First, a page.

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Ask The lawyer By: Daniel A. Gwinn, Esq.

| April 17, 2017

TURNING DOWN THAT JOB OFFER COULD COST YOU YOUR UNEMPLOYMENT

QUESTION: I’m on unemployment and looking for work. Last week I received a job offer – it’s in my field, but the pay and benefits are lower than my last job. If I turn it down, can I continue to receive unemployment benefits?

ANSWER: Under Michigan law, MCL 421.29, you may turn down a job and still collect benefits during the first half of your benefit period (usually ten weeks into a 20-week period) if the work is not “suitable.”

During this period, a job is suitable if it is consistent with your training and experience, if it is located within a reasonable distance of your home, if it is safe, and if it pays at least 70 percent of the gross pay you received in your last job.

If the job for which you received an offer meets that 70 percent pay requirement and it’s a good fit with your training and experience, you may be ineligible for unemployment if you turn it down. But that’s not the end of the story: you need to do a little research before you make a decision.

Even if the pay is at least 70 percent as much as you received on your last job, if it is substantially below the average for “similar work in that locality” (Oakland County, for example), turning down the job should not cost you your unemployment benefits. And, even if the pay is adequate, if the benefits are substantially less than a worker in the field/industry in that locality would expect, you may still be able to turn the job down without losing your unemployment benefits. For example, if all businesses in your line of work area give their employees generous health insurance benefits, but the job offer you received does not provide any insurance, or only catastrophic insurance, the job may not be suitable, and you can turn it down. (Note: If the company pays well above the industry average to make up for the lack of insurance, you might be on the hook to accept the job.)

The story is a little different after you’ve used up half your approved benefits. During the second half of the benefit period, you must accept any job, whether or not it aligns with your experience or training, if it pays at least 120 percent of your weekly benefit amount, if it meets or exceeds the minimum wage (currently $8.90/hour) and if the pay is not well below the average wage for “similar work in the locality.”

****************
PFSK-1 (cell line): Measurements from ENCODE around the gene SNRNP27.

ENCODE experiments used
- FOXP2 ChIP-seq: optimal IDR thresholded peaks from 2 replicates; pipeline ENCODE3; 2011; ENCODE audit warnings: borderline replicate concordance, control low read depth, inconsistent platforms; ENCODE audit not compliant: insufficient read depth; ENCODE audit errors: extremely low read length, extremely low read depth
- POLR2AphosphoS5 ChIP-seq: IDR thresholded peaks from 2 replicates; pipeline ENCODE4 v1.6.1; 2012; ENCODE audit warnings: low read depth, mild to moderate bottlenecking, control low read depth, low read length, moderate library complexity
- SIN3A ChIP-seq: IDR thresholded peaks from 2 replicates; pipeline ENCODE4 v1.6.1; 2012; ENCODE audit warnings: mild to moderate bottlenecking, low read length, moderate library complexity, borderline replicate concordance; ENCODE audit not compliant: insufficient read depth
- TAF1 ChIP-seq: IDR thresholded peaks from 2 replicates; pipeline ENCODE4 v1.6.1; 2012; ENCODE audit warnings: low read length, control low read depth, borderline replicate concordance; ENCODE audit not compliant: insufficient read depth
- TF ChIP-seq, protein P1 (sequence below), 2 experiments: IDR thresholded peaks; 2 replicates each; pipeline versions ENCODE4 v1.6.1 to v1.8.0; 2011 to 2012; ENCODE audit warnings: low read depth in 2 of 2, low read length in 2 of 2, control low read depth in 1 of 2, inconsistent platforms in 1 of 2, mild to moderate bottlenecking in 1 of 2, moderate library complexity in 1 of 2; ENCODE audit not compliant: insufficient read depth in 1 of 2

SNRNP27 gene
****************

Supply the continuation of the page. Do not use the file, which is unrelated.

No matter how long you’ve been receiving benefits, a job is unsuitable if the “position offered is vacant due directly to a strike, lockout or other labor dispute,” and if you would be required to join a union or “to resign from or refrain from joining a bona fide labor organization.”

Many of the terms used in the statute are open to interpretation. What is a “reasonable” distance? Thirty miles is probably reasonable, but what about 40? And the minimum wage of $8.90 will often result in earnings that are less than 120 percent of the weekly benefit amount (typically $362/week). Can a worker turn down a minimum wage job, where the minimum wage is the prevailing wage for similar work in that area, if the pay is less than 120 percent of worker’s weekly benefit amount of $362 ($434)? When dealing with the Unemployment Insurance Agency, it is best to err on the side of caution.

To ensure you have up-to-date information on your rights as an unemployed worker, you may wish to consult an attorney. The lawyers at GWINN TAURIAINEN PLLC are experienced attorneys and are happy to answer your questions. Give us a call for a free initial telephone consultation about your legal needs. For consideration of your questions in our web column, please submit your inquiry on the “Contact Us” page of our website at www.gwinntauriainenlaw.com.

Information provided on “Ask the Lawyer” is current as of the date of publication. Laws and their interpretation are subject to change. The material provided through “Ask the Lawyer” is informational only; it should not be considered legal advice. Submitting a question to “Ask the Lawyer” does not create an attorney-client relationship between the person submitting the question and GWINN TAURIAINEN PLLC. To view previous columns, please visit our website.

GWINN TAURIAINEN PLLC, is a Troy based law firm representing clients from Warren, Sterling Heights, Ferndale, Royal Oak, Oak Park, Oakland and Wayne Counties and all of Southeast Michigan

ASK THE LAWYER
By: Daniel A. Gwinn, Esq.
Attorney and Counselor at Law
GWINN TAURIAINEN PLLC
901 Wilshire Drive, Suite 550
Troy, MI 48084
(248) 247-3300
(248) 247-3310 facsimile
daniel@gwinnlegal.com
www.gwinntauriainenlaw.com

 

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